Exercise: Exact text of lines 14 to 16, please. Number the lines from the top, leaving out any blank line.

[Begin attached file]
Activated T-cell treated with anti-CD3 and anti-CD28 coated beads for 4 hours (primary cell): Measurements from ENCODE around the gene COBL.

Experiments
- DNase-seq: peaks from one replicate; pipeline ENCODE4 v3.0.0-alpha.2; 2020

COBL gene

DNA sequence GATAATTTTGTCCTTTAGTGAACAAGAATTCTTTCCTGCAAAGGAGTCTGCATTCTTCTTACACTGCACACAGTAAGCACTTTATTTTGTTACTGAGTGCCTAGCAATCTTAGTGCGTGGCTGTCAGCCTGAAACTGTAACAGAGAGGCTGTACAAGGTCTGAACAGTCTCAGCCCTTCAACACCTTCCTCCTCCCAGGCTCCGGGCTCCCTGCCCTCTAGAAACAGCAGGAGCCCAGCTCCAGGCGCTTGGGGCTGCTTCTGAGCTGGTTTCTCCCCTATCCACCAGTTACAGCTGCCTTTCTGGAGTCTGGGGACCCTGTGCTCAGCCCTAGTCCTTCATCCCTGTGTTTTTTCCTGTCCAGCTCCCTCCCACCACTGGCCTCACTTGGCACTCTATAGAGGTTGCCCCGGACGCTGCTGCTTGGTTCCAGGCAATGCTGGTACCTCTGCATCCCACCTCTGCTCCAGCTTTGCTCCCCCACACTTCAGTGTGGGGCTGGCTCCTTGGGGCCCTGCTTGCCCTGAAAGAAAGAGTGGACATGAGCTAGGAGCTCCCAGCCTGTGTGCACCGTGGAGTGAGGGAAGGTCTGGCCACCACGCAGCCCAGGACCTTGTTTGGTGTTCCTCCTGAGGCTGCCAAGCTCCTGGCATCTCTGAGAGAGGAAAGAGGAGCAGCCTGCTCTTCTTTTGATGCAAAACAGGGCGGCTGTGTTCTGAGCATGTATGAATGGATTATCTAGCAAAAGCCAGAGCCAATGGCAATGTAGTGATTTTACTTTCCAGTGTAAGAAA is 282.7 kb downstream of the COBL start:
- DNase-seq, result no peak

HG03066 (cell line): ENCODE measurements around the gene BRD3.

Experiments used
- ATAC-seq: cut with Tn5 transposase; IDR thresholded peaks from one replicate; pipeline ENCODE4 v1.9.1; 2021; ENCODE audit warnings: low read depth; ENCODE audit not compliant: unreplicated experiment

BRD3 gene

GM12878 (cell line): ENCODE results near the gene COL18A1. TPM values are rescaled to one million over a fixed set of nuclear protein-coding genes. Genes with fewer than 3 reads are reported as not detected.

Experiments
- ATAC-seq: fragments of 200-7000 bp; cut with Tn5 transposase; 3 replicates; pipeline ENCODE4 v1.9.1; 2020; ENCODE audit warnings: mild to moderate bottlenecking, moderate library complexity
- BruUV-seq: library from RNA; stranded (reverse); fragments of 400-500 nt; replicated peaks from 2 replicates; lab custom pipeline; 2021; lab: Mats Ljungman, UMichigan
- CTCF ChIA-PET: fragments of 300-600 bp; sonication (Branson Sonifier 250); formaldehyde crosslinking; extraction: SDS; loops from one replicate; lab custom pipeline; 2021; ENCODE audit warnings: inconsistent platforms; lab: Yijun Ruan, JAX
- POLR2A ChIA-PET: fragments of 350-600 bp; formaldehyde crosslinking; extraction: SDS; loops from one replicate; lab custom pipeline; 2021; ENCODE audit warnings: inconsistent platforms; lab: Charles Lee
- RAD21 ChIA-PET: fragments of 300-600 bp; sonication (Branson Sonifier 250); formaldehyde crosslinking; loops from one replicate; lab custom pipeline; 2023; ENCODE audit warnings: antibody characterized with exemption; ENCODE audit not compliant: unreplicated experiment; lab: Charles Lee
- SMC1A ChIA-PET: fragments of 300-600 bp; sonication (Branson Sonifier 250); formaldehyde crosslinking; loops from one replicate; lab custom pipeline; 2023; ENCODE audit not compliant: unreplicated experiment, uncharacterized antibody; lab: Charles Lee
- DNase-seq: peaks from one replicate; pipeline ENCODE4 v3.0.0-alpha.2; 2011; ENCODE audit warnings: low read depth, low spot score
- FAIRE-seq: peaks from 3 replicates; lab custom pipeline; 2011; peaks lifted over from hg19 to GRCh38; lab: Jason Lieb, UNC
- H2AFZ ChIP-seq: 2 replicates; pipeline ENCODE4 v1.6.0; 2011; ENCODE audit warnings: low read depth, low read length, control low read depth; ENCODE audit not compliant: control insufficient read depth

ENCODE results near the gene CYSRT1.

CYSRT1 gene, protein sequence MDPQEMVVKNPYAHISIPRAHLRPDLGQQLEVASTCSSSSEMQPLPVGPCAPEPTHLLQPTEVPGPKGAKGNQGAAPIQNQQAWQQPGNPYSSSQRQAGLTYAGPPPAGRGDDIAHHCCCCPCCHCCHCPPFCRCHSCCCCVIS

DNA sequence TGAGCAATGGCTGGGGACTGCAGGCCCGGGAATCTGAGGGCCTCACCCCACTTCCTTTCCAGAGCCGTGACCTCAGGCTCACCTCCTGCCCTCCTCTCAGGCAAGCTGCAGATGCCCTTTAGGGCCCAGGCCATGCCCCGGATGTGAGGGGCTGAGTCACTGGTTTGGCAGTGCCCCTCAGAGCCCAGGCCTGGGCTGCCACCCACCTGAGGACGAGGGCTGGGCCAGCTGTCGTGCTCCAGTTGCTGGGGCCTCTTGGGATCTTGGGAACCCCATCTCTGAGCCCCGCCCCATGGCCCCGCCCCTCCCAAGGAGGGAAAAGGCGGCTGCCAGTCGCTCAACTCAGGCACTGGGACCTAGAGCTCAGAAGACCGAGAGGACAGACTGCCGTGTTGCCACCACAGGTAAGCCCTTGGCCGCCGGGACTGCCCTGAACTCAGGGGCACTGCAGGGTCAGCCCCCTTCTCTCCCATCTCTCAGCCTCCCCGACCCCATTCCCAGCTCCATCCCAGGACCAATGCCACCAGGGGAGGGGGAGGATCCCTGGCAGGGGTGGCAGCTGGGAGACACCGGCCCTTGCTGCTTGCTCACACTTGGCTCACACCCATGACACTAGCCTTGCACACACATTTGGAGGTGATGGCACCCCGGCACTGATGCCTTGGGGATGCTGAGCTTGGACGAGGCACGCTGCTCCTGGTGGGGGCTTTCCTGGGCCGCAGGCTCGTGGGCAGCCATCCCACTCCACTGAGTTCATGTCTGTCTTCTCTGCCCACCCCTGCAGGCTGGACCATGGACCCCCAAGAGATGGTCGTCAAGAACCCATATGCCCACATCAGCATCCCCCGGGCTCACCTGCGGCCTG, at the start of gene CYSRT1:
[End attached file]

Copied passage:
- BruUV-seq: library from RNA; stranded (reverse); fragments of 400-500 nt; replicated peaks from 2 replicates; lab custom pipeline; 2021; lab: Mats Ljungman, UMichigan
- CTCF ChIA-PET: fragments of 300-600 bp; sonication (Branson Sonifier 250); formaldehyde crosslinking; extraction: SDS; loops from one replicate; lab custom pipeline; 2021; ENCODE audit warnings: inconsistent platforms; lab: Yijun Ruan, JAX
- POLR2A ChIA-PET: fragments of 350-600 bp; formaldehyde crosslinking; extraction: SDS; loops from one replicate; lab custom pipeline; 2021; ENCODE audit warnings: inconsistent platforms; lab: Charles Lee